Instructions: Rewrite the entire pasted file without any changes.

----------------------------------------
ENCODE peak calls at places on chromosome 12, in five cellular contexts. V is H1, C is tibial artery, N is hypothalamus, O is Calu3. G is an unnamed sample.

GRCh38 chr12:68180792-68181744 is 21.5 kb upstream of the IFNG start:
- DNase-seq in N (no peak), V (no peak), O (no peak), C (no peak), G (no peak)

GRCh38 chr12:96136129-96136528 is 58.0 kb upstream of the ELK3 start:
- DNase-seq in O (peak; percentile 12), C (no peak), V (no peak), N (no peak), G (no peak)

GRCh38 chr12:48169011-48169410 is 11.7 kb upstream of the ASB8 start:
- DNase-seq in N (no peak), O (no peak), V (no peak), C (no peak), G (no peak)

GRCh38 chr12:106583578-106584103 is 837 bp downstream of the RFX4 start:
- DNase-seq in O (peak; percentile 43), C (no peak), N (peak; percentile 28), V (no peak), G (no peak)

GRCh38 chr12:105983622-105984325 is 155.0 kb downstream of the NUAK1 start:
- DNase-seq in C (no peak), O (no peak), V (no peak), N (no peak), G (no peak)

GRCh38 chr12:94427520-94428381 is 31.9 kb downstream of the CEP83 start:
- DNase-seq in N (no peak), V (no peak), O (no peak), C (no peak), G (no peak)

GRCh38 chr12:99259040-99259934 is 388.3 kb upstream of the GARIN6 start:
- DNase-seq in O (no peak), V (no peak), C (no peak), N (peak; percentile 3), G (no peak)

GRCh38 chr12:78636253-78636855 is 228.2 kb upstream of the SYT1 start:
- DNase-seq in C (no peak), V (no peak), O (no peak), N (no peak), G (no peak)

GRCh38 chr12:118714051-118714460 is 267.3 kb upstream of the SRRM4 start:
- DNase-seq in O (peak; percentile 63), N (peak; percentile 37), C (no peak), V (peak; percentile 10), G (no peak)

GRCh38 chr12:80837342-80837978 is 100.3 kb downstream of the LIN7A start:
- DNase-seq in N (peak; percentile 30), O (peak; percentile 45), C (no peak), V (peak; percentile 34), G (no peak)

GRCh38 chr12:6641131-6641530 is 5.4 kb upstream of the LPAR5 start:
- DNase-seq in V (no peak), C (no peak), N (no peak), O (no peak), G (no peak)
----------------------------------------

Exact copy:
ENCODE peak calls at places on chromosome 12, in five cellular contexts. V is H1, C is tibial artery, N is hypothalamus, O is Calu3. G is an unnamed sample.

GRCh38 chr12:68180792-68181744 is 21.5 kb upstream of the IFNG start:
- DNase-seq in N (no peak), V (no peak), O (no peak), C (no peak), G (no peak)

GRCh38 chr12:96136129-96136528 is 58.0 kb upstream of the ELK3 start:
- DNase-seq in O (peak; percentile 12), C (no peak), V (no peak), N (no peak), G (no peak)

GRCh38 chr12:48169011-48169410 is 11.7 kb upstream of the ASB8 start:
- DNase-seq in N (no peak), O (no peak), V (no peak), C (no peak), G (no peak)

GRCh38 chr12:106583578-106584103 is 837 bp downstream of the RFX4 start:
- DNase-seq in O (peak; percentile 43), C (no peak), N (peak; percentile 28), V (no peak), G (no peak)

GRCh38 chr12:105983622-105984325 is 155.0 kb downstream of the NUAK1 start:
- DNase-seq in C (no peak), O (no peak), V (no peak), N (no peak), G (no peak)

GRCh38 chr12:94427520-94428381 is 31.9 kb downstream of the CEP83 start:
- DNase-seq in N (no peak), V (no peak), O (no peak), C (no peak), G (no peak)

GRCh38 chr12:99259040-99259934 is 388.3 kb upstream of the GARIN6 start:
- DNase-seq in O (no peak), V (no peak), C (no peak), N (peak; percentile 3), G (no peak)

GRCh38 chr12:78636253-78636855 is 228.2 kb upstream of the SYT1 start:
- DNase-seq in C (no peak), V (no peak), O (no peak), N (no peak), G (no peak)

GRCh38 chr12:118714051-118714460 is 267.3 kb upstream of the SRRM4 start:
- DNase-seq in O (peak; percentile 63), N (peak; percentile 37), C (no peak), V (peak; percentile 10), G (no peak)

GRCh38 chr12:80837342-80837978 is 100.3 kb downstream of the LIN7A start:
- DNase-seq in N (peak; percentile 30), O (peak; percentile 45), C (no peak), V (peak; percentile 34), G (no peak)

GRCh38 chr12:6641131-6641530 is 5.4 kb upstream of the LPAR5 start:
- DNase-seq in V (no peak), C (no peak), N (no peak), O (no peak), G (no peak)